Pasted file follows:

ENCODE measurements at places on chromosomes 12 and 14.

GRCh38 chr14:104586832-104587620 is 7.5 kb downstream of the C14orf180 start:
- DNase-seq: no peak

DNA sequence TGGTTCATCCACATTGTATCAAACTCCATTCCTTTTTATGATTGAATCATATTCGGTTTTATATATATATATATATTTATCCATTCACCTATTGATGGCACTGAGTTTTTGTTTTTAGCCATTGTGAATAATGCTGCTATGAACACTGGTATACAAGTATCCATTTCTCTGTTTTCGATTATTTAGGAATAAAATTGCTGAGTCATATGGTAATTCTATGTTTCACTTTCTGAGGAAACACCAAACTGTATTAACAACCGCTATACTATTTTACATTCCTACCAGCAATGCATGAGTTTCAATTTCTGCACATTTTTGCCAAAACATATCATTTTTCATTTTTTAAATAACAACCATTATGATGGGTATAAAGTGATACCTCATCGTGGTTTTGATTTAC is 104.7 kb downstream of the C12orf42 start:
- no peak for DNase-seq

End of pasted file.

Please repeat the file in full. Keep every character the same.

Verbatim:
ENCODE measurements at places on chromosomes 12 and 14.

GRCh38 chr14:104586832-104587620 is 7.5 kb downstream of the C14orf180 start:
- DNase-seq: no peak

DNA sequence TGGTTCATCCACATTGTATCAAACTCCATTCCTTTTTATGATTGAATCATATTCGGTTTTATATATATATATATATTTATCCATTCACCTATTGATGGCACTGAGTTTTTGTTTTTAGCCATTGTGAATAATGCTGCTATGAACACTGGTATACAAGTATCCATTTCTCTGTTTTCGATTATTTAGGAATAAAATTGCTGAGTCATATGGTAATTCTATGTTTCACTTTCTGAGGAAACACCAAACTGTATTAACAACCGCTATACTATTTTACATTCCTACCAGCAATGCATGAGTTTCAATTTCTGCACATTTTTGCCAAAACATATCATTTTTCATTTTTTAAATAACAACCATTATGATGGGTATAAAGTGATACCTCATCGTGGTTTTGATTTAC is 104.7 kb downstream of the C12orf42 start:
- no peak for DNase-seq